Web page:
This position is also confirmed by reference to Section 31 of the 1894 Act. Section 31 provided for 'payment of compensation or deposit of same in court'. It stipulated that on making an award under Section 11 of the 1894 Act, the collector had to tender payment to the beneficiaries and pay it to them. This mandatory obligation could only be departed from if the collector was prevented from executing the payment due to the beneficiaries' refusal to receive the compensation, dispute as to land title or as to the apportionment of compensation. In all these cases, the collector was obliged to deposit the compensation in court. Thus, the 1894 Act drew a very clear distinction between payment and deposit. Given that Section 24 of the 2013 Act refers to the 1894 Act, it can be said that the legislatures had notice of the distinction under the 1894 Act and when they used the two terms in different contexts in Section 24, they sought to carry forward the respective meanings accorded to the two terms in Section 31 of the 1894 Act.
Although there is little need to resort to other tools of interpretation when the literal meaning is clear, it is pertinent to observe that the 2013 Act is a welfare legislation. It had been introduced to remedy the turmoil that the land holders had been through under the old law. Therefore, a colloquial interpretation would also be in tune with these objectives of the 2013 Act.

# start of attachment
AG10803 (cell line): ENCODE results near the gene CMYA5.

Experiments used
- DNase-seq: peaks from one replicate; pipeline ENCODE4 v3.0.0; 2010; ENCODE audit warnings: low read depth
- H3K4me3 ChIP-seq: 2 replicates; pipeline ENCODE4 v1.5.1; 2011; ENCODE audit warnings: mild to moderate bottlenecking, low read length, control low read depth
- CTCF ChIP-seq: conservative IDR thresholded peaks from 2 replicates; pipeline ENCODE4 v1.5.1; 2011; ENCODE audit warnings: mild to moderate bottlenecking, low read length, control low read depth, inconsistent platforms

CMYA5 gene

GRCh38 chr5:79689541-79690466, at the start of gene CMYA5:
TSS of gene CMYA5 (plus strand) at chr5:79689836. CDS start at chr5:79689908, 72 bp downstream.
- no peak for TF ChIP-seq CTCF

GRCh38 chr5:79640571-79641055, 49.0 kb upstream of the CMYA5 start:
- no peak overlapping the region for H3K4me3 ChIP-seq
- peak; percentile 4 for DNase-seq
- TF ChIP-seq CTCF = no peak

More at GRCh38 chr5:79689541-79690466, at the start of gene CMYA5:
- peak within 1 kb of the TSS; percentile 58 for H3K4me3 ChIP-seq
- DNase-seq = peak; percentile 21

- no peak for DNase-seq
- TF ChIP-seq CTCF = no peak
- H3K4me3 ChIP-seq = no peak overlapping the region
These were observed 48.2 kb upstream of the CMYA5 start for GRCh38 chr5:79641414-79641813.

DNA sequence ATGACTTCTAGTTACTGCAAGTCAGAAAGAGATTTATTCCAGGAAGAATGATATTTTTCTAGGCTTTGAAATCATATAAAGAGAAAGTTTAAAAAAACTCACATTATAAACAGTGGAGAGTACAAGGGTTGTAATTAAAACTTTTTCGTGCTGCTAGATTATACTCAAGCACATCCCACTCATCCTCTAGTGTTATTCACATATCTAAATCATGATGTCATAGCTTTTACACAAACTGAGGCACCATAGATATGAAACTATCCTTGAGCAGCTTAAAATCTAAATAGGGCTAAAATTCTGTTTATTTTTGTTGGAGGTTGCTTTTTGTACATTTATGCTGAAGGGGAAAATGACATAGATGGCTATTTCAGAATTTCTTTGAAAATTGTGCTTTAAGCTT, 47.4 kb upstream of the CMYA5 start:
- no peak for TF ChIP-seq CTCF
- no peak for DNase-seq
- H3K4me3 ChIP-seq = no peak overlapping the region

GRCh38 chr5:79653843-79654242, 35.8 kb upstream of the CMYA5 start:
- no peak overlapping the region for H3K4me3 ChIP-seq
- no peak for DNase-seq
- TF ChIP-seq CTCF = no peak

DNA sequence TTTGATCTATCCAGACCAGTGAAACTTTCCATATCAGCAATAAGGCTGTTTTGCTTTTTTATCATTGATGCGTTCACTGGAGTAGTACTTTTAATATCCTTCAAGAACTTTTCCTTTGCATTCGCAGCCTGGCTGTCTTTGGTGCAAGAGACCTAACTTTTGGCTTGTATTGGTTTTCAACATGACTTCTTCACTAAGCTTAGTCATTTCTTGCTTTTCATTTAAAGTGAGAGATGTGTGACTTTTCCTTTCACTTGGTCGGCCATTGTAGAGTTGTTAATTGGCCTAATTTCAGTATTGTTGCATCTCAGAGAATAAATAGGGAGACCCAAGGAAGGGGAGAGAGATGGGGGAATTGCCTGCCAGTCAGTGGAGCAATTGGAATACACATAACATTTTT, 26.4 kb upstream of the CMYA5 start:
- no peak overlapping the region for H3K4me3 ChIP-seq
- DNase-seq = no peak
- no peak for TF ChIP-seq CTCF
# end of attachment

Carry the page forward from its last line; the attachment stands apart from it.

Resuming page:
Also Read : Land Acquisition Judgment : Puzzling Questions Left By A Strained Interpretation
What did the Supreme Court do in Pune Municipal Corporation?
In PuneMunicipal Corporation v. Harakchand Misirimal Solanki & Ors., decided on 24.01.2014, a Full Bench speaking through Lodha J. analyzed Section 24 of 2013 Act and Section 31 of 1894 Act. The Court appreciated the distinction between payment and deposit in Section 31 as explained by us above and held that, while enacting Section 24 of the 2013 Act, Parliament definitely had view of Section 31 which would mean that it did not intend to equate the words 'paid' to 'offered' or 'tendered'. It refers to this distinction multiple times in the judgment.